There are however a few ways to significantly reduce that SAP project stress and ensure the temper flare-ups are kept to a minimum.

What causes many of the SAP project stress problems?

  • Direct competition from other business areas or processes, often occurring at what SAP refers to as module “integration” touch points.
  • Improperly set expectations (or the lack of setting expectations at all).
  • Few or no objective metrics to ensure that all teams and key project components come up to the same place together (think of an orchestra with the percussion, brass, and string sections all playing different parts of a song–, what a mess!).
  • Little or no recognition for the hard work.
  • Unrealistic scope and time pressures.
  • Consulting resources without the necessary experience to know how to set proper expectations and mitigate risks (see Screening and Interview Methods to Find the Right Consultant – Part 2 and A Cautionary Tale About SAP Knowledge Transfer for more information on the critical need for the right consultants).

Knowing about some of these stresses, and keeping a watchful eye for them during a project can really help to reduce some of the pressures.

How to Address these Project Stress Factors

Direct competition between departments, business areas, or department “touch points” will happen during an SAP project.  Likewise, these same competitive pressures are translated into setting up the SAP application, especially at the integration “touch points.”  This friction usually occurs at a point where clear ownership of responsibility exists or at the point of ambiguity. This area of integration touch points is referred to as “interdepartmental cooperation” in the academic literature on ERP success factors (see The Top 5 ERP Success Factors by Project Stage from 22 Critical Success Factors).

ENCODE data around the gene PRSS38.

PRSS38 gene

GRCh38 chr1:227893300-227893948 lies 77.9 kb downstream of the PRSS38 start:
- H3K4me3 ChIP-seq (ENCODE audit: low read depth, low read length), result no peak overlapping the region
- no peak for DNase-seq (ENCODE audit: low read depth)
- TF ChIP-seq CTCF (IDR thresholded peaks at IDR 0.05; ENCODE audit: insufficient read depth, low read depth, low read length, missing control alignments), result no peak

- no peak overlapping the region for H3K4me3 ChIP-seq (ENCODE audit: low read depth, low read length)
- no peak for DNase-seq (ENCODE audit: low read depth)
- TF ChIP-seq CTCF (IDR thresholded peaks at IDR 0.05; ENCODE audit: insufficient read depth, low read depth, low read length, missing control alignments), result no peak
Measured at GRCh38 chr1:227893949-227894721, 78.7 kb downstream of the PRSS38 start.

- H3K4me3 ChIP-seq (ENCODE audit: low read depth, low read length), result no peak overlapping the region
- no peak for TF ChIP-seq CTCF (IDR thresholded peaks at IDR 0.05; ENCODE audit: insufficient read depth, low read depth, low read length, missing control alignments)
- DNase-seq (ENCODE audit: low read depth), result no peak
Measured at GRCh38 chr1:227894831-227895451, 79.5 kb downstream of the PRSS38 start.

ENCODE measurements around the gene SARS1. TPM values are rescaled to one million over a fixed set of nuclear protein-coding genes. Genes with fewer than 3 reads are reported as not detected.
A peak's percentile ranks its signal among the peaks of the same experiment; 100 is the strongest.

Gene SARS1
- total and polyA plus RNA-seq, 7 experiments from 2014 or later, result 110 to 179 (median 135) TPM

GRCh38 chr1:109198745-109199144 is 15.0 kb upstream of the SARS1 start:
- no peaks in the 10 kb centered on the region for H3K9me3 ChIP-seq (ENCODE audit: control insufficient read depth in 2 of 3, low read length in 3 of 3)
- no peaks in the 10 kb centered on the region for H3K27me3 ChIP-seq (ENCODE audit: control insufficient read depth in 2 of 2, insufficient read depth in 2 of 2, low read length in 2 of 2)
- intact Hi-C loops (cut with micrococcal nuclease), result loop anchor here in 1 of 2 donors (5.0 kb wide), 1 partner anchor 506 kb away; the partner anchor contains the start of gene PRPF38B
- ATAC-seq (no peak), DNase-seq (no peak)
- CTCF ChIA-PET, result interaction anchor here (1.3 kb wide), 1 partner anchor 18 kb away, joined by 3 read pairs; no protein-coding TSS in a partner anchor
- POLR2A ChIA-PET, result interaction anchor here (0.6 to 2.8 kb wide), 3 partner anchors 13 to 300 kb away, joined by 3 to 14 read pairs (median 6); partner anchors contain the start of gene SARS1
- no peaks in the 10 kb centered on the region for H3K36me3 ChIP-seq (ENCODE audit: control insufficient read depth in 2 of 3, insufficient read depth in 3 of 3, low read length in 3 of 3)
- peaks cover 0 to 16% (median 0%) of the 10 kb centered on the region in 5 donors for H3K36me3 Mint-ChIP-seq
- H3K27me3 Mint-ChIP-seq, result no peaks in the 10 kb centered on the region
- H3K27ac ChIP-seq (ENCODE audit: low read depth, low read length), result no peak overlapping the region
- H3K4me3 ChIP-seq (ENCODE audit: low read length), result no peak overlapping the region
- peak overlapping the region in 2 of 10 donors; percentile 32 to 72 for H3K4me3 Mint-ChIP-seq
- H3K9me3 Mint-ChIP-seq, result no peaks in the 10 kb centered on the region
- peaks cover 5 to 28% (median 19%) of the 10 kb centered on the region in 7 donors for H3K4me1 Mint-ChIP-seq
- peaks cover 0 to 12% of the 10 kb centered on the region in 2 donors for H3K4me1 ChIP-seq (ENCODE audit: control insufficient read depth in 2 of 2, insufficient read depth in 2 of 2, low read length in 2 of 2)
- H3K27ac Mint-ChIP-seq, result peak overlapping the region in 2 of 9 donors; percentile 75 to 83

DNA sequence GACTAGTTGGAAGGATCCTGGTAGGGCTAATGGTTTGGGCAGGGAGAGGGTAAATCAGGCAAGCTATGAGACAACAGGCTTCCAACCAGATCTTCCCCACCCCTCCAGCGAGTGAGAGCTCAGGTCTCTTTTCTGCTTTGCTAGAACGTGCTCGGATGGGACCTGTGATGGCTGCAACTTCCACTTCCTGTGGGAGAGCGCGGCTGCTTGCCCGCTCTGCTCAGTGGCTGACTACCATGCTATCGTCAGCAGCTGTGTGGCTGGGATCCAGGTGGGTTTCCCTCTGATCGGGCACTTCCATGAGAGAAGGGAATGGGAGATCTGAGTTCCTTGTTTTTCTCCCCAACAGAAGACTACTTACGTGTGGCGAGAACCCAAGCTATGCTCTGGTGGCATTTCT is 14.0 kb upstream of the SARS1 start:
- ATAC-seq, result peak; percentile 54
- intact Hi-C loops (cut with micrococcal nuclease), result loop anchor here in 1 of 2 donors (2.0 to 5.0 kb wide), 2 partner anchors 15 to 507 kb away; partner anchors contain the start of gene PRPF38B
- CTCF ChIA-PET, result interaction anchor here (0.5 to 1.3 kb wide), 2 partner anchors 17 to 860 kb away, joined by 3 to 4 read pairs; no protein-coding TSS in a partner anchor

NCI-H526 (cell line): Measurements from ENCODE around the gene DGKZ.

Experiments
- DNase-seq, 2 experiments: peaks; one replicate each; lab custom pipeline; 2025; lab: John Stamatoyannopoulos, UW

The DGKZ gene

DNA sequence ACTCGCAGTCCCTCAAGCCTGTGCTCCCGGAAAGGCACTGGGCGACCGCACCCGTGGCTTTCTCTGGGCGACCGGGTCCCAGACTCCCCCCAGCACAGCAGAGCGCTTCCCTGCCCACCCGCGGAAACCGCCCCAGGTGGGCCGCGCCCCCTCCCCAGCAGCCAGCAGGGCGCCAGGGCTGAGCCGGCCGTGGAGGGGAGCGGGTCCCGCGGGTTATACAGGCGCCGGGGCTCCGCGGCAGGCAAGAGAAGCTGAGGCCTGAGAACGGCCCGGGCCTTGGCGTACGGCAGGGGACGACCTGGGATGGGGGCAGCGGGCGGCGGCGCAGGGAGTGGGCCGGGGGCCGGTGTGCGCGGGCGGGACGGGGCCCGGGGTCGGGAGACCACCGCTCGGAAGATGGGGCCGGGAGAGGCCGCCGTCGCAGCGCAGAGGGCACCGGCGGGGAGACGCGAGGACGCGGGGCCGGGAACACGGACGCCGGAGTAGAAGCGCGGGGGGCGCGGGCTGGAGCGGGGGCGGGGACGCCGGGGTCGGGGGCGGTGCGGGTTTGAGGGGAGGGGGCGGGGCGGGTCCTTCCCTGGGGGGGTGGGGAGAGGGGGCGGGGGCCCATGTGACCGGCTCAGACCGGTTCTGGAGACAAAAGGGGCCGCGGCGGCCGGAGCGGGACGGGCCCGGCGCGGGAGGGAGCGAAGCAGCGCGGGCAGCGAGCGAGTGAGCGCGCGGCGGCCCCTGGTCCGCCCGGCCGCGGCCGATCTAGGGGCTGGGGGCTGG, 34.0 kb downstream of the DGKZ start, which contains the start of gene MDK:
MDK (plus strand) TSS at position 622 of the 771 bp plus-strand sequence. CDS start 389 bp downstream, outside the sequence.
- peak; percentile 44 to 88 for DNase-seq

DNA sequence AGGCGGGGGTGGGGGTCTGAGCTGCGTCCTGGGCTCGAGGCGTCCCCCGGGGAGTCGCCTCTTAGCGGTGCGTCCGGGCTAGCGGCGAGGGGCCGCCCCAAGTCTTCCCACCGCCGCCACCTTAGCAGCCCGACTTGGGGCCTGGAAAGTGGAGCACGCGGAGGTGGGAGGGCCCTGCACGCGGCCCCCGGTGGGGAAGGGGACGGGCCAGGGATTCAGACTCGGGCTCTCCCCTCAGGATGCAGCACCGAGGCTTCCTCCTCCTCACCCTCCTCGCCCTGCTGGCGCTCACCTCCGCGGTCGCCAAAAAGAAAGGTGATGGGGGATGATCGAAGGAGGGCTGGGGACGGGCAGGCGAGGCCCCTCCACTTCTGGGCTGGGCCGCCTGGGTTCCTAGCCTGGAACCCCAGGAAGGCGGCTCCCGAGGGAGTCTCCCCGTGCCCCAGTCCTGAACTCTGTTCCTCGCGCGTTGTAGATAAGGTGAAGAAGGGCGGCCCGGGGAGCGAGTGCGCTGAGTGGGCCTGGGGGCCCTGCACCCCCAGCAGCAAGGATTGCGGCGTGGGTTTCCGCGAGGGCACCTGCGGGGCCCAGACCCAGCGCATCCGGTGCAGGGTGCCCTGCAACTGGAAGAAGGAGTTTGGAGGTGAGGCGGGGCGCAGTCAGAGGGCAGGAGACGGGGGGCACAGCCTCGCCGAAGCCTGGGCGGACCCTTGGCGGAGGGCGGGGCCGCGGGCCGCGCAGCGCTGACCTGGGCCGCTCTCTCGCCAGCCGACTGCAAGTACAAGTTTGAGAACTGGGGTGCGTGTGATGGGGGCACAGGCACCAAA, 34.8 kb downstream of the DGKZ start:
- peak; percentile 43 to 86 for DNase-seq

When you have a process “handoff” to another area or department, the lack of knowing who owns a process area, or decision point, is usually what creates the tension.  One critical factor to reducing these stress points is to communicate expectations early on in the project about capturing these integration touch points.  A good mechanism is whatever issue logging tool you use.  Once it is captured, the key is to work that touch point just as you would any other issue.  Assign a responsible party and be sure to follow-up.  A crucial issue here is that whoever is ultimately assigned as the “owner” is accountable for the completion of the task but may not be the one who ultimately does the work.  In some cases the “owner” of that touch point may not even have any responsibility for the area(s) covered.